THIS is the amazing story of John Judge — a story of despair, courage in abundance, elation, salvation, and eventual heartache.
He was born in Passage West to Samuel Judge and Mary King — hence the family story that a Judge did indeed marry a King!
Samuel was born in 1845 and he and Mary wed on August 14, 1869, when they were both 24, at St Mary’s RC Church in Passage West. Samuel was a shipwright, as was Mary’s father George King, so the sea was in John’s blood.
Born in 1873, John was the second child in a family of six. Tragically, his twin brothers, Edward and Samuel, died of illness at seven months old when John was a toddler, and another brother, George, died at birth when John was eight.
In 1907, aged 33, John Judge was a sailor on a ship called The Dundonald, a four-masted steel barque. On February 17, it set sail from Sydney, Australia, bound for Falmouth in Cornwall with a cargo of wheat.
Before the Panama Canal opened in 1914, this entailed hitching a ride east on the ‘Roaring Forties’, the strong westerly winds south of the Equator.
However, just over a fortnight into the voyage, on March 7, disaster struck when the ship was forced onto rocks in a storm and sank on the west coast of the intriguingly-named Disappointment Island.
This uninhabited island in the Indian Ocean is almost 300 miles south of New Zealand’s South Island, and five miles north-west of the larger, but also uninhabited, Auckland Island. It is thought to have got its name from its disappointing lack of resources, or from the fact so many ships were wrecked there.
Disappointment was an under-statement for John Judge and the 15 other survivors of The Dundonald, who managed to scale the rocks to access the island. Devastation more like.
Twelve of their colleagues had drowned, including Captain JT Thornburn and his son, James. One man, Walter Low, actually made the shore but slipped off the cliff back into the sea and was never seen again
Astonishingly, Corkman Judge and his crew-mates lived for more than seven months on the three square miles of Disappointment Island, deep into the southern hemisphere winter.
“For the first three days we ate raw mollymawks (a type of albatross) until our supply of matches dried out enough to light a fire,” recalled John. “We managed to keep the same fire going for our stay on the island — a barren outcrop with limited supplies of timber — while constantly being bombarded by storms that struck the island.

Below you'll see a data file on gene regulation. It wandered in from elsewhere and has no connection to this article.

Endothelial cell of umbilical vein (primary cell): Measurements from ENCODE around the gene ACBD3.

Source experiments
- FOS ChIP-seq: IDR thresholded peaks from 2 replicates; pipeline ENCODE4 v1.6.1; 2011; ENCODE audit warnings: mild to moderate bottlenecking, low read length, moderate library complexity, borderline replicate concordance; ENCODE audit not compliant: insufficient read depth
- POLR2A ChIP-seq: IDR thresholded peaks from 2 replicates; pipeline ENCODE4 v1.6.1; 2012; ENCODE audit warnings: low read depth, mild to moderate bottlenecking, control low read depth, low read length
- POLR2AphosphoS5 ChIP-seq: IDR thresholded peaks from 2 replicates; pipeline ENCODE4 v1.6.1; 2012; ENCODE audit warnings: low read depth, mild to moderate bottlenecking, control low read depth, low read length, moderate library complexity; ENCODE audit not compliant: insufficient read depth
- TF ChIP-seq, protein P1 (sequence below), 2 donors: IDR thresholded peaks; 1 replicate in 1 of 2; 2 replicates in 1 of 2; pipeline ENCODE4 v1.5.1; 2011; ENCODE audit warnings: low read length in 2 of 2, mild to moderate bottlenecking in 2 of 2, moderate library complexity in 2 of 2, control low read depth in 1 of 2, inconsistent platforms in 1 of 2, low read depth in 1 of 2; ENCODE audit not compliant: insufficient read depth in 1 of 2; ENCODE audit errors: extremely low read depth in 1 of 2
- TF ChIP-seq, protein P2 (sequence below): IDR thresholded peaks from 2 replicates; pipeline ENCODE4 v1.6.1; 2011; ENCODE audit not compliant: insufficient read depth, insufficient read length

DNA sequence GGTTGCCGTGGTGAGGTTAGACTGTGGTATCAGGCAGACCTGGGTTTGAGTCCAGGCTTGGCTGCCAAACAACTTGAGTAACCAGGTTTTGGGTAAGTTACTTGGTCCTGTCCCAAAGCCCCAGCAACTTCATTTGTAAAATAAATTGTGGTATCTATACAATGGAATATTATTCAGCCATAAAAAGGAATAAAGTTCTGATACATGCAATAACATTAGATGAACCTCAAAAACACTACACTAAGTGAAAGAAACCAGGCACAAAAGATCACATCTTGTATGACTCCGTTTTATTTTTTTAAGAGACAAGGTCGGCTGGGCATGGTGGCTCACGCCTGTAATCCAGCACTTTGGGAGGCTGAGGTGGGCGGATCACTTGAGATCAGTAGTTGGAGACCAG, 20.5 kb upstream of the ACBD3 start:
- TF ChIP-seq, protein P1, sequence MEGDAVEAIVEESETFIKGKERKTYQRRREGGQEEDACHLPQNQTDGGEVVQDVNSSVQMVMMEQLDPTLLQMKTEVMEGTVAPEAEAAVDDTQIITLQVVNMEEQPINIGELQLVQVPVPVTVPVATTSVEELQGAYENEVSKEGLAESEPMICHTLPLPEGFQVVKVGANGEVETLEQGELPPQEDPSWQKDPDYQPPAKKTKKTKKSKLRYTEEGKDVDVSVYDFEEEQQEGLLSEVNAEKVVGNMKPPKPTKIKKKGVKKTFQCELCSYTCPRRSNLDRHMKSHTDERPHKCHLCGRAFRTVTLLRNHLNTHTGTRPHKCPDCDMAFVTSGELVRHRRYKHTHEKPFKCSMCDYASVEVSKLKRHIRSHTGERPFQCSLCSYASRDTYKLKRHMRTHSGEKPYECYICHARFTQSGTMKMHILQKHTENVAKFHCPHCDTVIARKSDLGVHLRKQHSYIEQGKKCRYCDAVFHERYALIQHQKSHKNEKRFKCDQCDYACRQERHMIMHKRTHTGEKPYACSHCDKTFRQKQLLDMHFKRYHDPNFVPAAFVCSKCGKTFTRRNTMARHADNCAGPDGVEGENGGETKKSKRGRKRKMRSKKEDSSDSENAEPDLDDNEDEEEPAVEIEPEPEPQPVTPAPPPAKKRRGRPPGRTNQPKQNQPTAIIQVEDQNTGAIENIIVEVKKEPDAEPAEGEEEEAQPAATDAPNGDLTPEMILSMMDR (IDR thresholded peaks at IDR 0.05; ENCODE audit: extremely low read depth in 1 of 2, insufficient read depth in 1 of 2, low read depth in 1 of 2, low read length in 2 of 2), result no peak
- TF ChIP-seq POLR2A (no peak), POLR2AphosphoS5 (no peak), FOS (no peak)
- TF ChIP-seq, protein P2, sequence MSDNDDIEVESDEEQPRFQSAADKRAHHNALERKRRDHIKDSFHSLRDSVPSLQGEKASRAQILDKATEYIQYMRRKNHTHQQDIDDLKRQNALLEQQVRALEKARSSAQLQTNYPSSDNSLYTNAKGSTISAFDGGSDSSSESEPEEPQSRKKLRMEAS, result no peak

“We managed to dig into the ground and roof the hole with sod to make shelter. Our clothes and tools mainly came from salvaged materials from the wreck or from seals and the limited number of trees.”
Sadly, their number was cut to 15 when the mate Jabez Peters died of exposure on March 25. He was buried in the sand.
The crew realised they had finite resources and were aware of a depot on nearby Auckland Island, containing food and supplies in the event of a shipwreck.
John said: “All the islands had depots, except it appears for Disappointment Island, because it was felt nobody would be able to scale the rocks to gain access.”
The men managed to build a coracle, a small boat, using oars from branches, but their first few attempts to sail the five miles to Auckland Island failed.
However, this Cork version of famous castaway Robinson Crusoe and his 14 Man Fridays eventually managed to escape their island prison in October.
“We landed on Auckland Island and four men hiked their way through rough terrain to reach Port Ross (a natural harbour), where they located the food depot and a boat,” said John.
They erected a flag at half-mast to indicate a shipwrecked crew to passing boats. Then they waited...
Their patience was rewarded on November 16, when, as luck would have it, an Antarctic scientific expedition dropped by Auckland Island. Captain John Bollons and the NZGSS Hinemoa had called into the harbour to refresh, saw the half-mast flag, and launched a boat to find the castaways.
The Hinemoa carried on with its expedition and left extra supplies and a cook to look after the castaways until its return two weeks later.
The scientists recognised the significance of the coracle the men had used to escape Disappointment Island. “They asked us to bring it with us and it was later exhibited at the Canterbury Museum in Christchurch to raise money to help us get back home to Ireland,” said Judge. The coracle is still on display there to this day.
The crew of The Dundonald finally got to Bluff, the southernmost town in mainland New Zealand, at the end of 1907. John then sat down on January 1, 1908, to write a letter to his mother Mary, his brother Arthur and older sister Minnie. He started off: “Dear Mother, I don’t know if this is going to find you dead or alive for I am only half alive and have been very unlucky.”